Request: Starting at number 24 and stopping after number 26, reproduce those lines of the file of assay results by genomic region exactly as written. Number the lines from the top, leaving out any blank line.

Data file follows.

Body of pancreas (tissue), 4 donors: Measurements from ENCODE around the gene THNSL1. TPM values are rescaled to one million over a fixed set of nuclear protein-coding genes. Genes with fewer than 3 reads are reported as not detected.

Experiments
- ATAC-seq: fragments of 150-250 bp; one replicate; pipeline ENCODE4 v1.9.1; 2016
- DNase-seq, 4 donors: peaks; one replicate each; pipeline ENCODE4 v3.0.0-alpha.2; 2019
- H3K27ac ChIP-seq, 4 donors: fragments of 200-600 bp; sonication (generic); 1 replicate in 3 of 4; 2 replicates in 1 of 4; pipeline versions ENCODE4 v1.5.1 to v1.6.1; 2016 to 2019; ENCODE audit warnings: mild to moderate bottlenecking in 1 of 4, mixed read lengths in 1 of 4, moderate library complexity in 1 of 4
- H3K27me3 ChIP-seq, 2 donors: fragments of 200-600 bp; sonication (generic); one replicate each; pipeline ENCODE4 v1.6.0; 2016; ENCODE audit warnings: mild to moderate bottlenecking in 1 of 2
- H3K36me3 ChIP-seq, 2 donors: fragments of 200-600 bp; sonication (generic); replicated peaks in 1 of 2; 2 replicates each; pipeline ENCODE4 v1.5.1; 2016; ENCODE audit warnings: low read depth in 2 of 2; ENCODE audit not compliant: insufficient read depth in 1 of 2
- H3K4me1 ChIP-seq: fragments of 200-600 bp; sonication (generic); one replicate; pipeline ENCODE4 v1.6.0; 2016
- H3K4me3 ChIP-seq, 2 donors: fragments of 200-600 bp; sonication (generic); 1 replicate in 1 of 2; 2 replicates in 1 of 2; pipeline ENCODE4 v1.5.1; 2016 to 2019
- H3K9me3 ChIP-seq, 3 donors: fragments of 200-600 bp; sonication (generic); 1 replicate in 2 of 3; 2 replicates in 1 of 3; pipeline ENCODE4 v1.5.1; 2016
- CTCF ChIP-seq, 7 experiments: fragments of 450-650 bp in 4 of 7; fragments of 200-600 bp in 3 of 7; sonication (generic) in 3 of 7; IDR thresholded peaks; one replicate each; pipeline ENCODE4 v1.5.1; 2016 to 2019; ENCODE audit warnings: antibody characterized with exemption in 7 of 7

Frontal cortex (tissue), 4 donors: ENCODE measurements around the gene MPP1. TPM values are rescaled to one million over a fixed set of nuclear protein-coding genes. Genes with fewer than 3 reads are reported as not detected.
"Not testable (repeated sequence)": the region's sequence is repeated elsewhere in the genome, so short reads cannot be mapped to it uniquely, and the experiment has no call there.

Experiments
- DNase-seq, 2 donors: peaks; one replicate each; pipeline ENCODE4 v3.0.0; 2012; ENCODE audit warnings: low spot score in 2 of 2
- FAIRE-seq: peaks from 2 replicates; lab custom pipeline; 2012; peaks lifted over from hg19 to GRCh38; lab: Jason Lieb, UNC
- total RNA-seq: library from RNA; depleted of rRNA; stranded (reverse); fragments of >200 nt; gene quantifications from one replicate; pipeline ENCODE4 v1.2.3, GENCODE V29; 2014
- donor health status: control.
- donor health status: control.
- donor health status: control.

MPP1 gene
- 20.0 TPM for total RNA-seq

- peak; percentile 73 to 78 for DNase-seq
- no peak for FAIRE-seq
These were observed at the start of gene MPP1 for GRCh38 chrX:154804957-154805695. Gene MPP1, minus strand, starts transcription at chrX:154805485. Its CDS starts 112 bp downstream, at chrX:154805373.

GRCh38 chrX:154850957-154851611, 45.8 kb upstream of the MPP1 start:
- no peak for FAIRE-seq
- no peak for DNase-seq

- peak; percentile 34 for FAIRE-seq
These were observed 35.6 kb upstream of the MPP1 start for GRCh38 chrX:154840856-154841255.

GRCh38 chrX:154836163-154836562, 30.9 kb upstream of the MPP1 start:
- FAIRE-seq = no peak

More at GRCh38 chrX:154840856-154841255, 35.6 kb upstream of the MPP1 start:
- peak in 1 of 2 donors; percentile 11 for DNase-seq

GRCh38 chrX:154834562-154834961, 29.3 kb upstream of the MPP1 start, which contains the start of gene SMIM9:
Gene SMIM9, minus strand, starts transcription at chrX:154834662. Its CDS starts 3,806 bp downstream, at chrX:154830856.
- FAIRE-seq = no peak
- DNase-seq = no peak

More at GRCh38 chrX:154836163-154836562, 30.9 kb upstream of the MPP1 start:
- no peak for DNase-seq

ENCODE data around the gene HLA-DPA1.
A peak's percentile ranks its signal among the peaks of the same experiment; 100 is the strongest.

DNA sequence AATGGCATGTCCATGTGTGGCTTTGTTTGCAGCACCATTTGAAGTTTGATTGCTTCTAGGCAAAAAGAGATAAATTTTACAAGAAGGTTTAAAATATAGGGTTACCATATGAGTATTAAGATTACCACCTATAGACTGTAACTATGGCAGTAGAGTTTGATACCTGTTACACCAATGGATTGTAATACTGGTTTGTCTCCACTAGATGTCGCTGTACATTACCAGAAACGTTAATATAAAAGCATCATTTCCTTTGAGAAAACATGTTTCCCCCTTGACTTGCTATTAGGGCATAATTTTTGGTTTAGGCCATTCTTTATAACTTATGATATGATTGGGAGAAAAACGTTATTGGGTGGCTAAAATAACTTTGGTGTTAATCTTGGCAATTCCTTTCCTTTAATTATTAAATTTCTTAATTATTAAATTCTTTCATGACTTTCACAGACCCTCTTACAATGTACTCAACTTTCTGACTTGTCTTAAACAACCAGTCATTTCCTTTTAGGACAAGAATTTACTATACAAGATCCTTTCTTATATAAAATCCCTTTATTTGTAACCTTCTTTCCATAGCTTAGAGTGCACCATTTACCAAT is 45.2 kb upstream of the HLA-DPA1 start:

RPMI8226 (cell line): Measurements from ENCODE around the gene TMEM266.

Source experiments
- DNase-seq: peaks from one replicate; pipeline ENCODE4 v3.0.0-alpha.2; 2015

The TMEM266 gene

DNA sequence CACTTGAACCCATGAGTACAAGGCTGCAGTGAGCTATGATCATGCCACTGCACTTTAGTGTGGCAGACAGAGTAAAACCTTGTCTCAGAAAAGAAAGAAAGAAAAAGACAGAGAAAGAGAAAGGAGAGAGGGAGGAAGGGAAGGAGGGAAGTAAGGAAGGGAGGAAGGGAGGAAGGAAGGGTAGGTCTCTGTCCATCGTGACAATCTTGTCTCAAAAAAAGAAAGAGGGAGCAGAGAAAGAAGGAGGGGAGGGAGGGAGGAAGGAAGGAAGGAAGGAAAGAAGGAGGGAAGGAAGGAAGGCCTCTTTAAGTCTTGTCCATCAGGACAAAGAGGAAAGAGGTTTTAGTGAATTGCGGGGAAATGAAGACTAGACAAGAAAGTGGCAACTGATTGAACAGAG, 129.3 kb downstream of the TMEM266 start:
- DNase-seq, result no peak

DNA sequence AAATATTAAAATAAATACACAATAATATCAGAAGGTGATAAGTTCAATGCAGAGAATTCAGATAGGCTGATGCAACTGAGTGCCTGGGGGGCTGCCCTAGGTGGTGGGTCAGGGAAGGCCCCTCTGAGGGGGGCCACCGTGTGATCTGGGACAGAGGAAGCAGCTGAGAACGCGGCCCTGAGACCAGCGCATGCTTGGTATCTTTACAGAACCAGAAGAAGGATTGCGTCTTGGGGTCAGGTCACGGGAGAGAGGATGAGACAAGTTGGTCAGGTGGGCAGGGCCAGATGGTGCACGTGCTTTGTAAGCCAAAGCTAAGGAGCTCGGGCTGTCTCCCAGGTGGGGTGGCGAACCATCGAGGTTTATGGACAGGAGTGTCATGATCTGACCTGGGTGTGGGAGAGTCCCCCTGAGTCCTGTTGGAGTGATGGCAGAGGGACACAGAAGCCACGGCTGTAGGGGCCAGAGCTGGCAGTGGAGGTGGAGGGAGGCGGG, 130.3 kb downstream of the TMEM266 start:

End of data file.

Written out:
- no peak for FAIRE-seq
These were observed at the start of gene MPP1 for GRCh38 chrX:154804957-154805695. Gene MPP1, minus strand, starts transcription at chrX:154805485. Its CDS starts 112 bp downstream, at chrX:154805373.

GRCh38 chrX:154850957-154851611, 45.8 kb upstream of the MPP1 start: